On Oct. 5, the Department of Veterans Affairs and the Appalachian Coalition of Homelessness hosted the sixth annual “Veterans Stand Down” at Carver Park.

The event, which saw over 130 homeless and struggling veterans come through, offered free clothing, food, haircuts and personal care items. All of that in addition to free counseling and substance abuse referrals, employment training, housing resources, legal resources and healthcare services.

Over 20 volunteers and over 40 organizations and various agencies showed up to Carver Park to provide assistance where they could, as did Tennessee Congressional Representative Phil Roe (R-TN).

“It’s just something I like doing,” Rep. Roe said. “I like meeting people, and there’s also quite a few things we found out we want to do for homeless veterans just standing here.”

While there’s still a way to go in order to eliminate homelessness among the veterans in the area, the number of homeless veterans coming through has steadily decreased since 2013. Last year the 2017 Veterans Stand Down helped serve over 180 veterans, a number that dropped over 50 this year.

“We may decide at some point that because of the numbers dropping off that we go to every other year, but we don’t know,” said David Shields, Community Employment Specialist in the Homeless Program at the VA.

While the drop off in the total number of veterans has been a positive, there has been an uptick in homelessness among female veterans as well as LGBT veterans. The uptick in women in the Armed Forces has led to the Dept. of Veterans Affairs increasing the number of programs designed to help assist women as well as the implementation of a Military Sexual-Trauma (MST) program.

“We have a whole MST program, and it’s a shame that we have to have that, but that’s the reality of it,” Shields said.  “And it’s not to say that men do not experience that, because they do, but it’s not to the extent women do.”

On the LGBT-side of things, there was a booth set up to help provide services to those veterans identifying as LGBT. A pamphlet distributed by the James H. Quillen VA Medical Center noted that 13 percent of all transgender people are veterans.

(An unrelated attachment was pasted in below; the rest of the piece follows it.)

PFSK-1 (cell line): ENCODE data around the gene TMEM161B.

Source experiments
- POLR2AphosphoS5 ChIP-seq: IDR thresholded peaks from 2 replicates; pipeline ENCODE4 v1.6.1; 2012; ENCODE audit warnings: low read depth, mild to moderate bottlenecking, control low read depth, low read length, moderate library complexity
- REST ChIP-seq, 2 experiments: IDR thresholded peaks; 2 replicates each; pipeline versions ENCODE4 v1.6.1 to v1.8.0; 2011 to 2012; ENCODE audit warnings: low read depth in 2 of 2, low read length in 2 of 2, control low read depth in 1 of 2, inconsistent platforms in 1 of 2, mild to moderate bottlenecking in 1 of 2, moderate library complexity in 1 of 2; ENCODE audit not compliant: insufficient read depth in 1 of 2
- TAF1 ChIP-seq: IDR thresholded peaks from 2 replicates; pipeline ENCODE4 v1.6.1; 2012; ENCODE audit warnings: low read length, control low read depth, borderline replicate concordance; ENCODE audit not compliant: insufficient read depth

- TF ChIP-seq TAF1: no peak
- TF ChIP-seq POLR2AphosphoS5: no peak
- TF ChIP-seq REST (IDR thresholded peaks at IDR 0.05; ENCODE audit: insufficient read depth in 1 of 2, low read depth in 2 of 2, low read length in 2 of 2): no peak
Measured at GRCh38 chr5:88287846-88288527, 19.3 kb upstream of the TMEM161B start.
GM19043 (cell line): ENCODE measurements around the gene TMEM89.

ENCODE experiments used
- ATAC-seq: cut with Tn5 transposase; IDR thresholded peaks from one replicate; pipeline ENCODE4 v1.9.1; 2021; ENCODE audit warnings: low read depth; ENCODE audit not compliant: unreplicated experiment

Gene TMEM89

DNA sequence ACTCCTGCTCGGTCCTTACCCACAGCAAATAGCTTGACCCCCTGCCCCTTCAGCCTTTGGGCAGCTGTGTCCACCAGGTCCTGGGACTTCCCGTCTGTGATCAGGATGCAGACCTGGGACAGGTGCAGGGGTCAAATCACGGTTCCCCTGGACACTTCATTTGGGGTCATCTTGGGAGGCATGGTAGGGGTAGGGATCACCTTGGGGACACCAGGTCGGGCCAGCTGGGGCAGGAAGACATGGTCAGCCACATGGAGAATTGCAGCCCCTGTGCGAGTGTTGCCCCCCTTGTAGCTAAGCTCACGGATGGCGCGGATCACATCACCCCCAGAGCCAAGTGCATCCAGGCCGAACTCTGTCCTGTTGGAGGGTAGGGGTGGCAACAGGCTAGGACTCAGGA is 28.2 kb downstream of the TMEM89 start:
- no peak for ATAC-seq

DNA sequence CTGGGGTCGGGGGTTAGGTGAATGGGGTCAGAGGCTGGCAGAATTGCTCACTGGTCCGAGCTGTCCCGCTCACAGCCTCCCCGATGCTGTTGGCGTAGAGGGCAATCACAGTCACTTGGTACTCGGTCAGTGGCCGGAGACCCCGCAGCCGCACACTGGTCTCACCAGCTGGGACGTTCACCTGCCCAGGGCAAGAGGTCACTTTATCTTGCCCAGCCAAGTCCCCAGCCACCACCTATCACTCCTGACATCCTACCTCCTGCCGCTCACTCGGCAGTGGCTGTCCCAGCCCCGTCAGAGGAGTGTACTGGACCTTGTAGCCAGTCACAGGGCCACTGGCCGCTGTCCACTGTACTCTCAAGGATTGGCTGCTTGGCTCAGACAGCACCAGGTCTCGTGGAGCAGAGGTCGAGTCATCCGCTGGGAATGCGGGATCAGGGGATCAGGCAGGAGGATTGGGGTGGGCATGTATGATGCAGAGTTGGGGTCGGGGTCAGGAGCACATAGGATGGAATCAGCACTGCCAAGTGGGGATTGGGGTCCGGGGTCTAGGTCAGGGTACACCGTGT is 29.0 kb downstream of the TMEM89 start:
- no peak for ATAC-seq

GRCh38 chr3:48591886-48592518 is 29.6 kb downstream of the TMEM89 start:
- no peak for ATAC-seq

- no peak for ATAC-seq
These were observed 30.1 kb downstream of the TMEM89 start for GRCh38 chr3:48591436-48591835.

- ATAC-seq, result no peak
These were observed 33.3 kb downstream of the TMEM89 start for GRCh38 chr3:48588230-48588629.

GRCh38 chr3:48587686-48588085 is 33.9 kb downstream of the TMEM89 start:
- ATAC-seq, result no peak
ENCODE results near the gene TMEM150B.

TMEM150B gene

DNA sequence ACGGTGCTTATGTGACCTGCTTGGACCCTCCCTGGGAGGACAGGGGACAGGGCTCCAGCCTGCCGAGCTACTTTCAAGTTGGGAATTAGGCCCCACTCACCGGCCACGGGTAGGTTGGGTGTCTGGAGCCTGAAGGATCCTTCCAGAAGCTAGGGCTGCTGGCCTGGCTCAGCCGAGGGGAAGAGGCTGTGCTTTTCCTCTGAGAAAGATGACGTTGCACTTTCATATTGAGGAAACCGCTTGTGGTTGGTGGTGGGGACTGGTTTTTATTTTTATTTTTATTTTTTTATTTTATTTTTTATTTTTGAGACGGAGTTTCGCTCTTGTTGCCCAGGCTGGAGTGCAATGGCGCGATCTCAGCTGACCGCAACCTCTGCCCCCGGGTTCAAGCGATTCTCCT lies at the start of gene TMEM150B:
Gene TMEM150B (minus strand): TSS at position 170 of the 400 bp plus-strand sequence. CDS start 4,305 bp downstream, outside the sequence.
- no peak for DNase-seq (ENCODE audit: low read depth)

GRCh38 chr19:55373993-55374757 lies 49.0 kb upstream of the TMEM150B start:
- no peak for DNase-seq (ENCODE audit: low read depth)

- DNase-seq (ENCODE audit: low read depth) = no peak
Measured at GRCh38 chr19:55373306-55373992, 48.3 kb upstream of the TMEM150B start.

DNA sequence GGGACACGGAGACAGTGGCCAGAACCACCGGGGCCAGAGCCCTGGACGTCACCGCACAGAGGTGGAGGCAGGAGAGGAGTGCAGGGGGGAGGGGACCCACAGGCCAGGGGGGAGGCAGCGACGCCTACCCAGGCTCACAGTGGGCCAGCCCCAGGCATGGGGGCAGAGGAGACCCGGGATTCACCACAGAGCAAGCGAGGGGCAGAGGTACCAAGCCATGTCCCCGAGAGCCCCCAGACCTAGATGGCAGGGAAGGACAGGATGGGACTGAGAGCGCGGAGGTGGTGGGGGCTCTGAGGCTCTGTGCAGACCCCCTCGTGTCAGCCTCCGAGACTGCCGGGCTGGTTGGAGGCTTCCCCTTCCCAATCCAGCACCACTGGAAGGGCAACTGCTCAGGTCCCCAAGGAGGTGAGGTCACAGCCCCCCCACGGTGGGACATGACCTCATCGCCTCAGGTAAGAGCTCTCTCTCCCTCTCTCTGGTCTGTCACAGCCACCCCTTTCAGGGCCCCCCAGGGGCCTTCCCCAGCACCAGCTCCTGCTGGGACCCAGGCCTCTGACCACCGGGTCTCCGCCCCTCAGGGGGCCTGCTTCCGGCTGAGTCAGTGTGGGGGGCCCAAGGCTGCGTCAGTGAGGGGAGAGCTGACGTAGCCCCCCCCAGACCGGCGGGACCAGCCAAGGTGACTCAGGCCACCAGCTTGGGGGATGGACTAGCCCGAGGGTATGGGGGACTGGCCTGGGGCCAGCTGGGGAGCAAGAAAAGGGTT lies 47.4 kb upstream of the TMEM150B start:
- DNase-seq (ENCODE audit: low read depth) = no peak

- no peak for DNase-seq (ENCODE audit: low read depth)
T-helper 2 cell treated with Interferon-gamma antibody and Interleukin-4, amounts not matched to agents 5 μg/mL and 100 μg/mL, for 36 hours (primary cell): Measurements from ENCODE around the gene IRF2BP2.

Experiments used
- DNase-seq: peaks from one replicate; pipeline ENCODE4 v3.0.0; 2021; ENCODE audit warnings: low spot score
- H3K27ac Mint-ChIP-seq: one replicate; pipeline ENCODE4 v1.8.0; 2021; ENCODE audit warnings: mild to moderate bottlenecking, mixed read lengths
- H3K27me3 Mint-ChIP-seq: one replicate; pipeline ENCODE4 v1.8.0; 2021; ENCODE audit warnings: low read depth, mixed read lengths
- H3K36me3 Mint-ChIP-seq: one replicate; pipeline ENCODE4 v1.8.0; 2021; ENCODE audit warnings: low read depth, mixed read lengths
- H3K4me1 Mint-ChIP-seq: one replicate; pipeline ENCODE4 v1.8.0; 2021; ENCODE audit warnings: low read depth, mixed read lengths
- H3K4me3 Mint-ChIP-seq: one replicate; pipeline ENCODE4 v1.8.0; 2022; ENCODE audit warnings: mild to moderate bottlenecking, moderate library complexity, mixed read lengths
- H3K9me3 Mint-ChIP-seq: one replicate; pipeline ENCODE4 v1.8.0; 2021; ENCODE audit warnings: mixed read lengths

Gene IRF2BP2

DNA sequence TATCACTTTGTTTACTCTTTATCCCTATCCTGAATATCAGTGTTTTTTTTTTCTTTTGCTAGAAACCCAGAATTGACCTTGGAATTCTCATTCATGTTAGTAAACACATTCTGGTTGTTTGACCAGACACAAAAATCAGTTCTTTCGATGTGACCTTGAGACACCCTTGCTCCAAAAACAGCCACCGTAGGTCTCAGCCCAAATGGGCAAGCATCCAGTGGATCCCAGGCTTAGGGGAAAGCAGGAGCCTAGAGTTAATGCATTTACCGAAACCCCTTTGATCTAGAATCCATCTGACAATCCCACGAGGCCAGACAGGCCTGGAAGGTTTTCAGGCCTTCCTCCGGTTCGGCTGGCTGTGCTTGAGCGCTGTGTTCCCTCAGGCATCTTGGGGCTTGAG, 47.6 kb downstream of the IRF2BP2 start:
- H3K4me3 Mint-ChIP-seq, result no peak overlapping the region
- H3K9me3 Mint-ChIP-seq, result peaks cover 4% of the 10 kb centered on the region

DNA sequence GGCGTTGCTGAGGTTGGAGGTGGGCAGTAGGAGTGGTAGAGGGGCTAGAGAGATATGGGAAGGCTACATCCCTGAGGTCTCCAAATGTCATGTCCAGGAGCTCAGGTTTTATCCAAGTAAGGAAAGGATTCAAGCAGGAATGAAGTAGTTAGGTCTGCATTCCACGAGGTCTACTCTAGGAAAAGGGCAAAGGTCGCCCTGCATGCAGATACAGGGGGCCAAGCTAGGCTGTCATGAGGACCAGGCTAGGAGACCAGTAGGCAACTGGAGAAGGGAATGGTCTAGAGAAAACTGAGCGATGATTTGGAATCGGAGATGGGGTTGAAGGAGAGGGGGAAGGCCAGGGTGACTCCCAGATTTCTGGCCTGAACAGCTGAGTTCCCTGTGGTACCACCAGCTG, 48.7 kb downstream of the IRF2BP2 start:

Regardless of gender or sexual orientation, however, the need to help assist the nations struggling veterans is something people across the area were quick to respond to.

“It’s absolutely incredible for me,” one veteran volunteer, Chad Berry, said, “Really, the first year we had this stand down I came out just to lend a hand, and that’s when I started getting a passion [to help] homeless veterans.”

Rep. Roe was glad to experience Veterans Stand Down in the area.

”We’re so blessed to have a great VA facility here [in Johnson City],” he said. “My job is to be sure we raise the quality for all veterans hospitals.”

Something as simple as having a local representative attend one of these events is seen as a huge benefit by those hosting these events.

“When we’re having these events, [Rep. Roe] shows up,” Shields said. “He always does, and the veterans always like to see that, and it’s good for them to know that they have that voice that’s willing to come out and be here.”

As Chair of the House Veterans Affairs Committee, Roe noted how much going to these events and supporting veterans means to him.

“Homelessness is a sore spot for me because in this year’s budget we approved $7.5 billion to homeless veterans and I don’t think that money is getting to the veterans,” Rep. Roe said. “I want to follow that money and find out why.”